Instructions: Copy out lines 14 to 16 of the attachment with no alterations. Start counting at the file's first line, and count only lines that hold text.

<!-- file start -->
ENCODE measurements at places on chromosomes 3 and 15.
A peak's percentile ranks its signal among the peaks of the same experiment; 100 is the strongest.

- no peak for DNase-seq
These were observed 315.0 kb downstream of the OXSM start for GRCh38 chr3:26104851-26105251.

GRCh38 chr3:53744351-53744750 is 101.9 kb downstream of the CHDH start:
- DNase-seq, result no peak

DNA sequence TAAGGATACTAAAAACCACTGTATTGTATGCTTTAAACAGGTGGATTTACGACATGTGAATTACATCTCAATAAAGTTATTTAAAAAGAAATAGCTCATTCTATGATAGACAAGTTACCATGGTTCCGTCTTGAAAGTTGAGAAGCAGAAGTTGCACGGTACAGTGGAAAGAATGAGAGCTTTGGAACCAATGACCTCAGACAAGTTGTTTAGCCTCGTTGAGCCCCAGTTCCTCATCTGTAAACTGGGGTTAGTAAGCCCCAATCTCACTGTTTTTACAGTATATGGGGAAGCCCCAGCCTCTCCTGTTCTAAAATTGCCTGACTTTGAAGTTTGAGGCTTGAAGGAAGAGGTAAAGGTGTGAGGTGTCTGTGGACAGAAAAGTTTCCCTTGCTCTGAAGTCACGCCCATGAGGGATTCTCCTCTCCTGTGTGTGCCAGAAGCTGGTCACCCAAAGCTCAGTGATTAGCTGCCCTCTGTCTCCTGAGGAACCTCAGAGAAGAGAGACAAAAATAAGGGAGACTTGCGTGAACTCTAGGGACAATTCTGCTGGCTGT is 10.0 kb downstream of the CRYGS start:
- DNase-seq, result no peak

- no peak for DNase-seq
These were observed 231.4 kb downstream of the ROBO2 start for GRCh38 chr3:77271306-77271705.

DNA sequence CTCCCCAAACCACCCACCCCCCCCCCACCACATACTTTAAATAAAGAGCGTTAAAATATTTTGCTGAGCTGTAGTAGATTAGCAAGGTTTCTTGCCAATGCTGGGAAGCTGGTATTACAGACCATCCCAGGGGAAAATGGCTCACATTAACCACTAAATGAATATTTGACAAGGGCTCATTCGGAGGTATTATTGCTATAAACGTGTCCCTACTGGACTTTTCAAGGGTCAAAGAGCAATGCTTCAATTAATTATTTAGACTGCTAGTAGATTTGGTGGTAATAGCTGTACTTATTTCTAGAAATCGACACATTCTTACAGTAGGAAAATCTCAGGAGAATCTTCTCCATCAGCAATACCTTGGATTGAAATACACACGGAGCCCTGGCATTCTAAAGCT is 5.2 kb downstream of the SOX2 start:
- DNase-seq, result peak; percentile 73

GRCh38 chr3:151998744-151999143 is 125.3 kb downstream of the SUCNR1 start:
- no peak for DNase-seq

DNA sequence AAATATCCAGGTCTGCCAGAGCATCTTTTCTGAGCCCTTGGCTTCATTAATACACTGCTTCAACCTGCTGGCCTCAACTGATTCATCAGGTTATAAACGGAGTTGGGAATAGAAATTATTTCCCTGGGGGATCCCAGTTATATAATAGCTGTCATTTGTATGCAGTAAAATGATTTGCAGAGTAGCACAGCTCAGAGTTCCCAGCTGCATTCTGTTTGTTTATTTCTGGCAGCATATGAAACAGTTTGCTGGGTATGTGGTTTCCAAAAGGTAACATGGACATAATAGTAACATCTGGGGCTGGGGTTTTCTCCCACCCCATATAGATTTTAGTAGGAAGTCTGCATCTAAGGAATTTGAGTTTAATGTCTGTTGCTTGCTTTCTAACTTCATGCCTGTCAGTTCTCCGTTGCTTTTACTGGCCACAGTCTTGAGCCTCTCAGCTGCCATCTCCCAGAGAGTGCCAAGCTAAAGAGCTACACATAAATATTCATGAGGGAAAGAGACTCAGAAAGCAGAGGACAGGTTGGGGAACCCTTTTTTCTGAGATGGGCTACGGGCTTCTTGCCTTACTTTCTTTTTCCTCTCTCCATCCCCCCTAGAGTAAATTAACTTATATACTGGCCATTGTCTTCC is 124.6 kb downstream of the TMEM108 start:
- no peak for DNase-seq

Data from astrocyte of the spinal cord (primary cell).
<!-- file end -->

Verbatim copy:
- no peak for DNase-seq

DNA sequence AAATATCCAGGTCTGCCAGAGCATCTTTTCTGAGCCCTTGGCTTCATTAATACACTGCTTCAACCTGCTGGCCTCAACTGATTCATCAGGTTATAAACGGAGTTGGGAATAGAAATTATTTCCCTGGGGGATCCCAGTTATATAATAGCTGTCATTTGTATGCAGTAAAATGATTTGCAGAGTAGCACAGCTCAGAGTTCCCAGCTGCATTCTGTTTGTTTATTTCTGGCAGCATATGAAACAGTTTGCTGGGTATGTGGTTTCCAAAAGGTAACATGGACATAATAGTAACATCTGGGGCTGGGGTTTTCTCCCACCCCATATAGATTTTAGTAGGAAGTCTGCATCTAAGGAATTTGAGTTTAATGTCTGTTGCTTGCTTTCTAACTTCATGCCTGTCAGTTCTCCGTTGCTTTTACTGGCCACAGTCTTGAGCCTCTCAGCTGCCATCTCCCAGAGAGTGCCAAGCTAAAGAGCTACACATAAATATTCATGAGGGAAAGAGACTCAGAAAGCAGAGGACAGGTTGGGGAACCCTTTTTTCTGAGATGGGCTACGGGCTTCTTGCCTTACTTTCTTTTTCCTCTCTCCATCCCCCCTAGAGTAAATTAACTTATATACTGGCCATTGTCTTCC is 124.6 kb downstream of the TMEM108 start:
- no peak for DNase-seq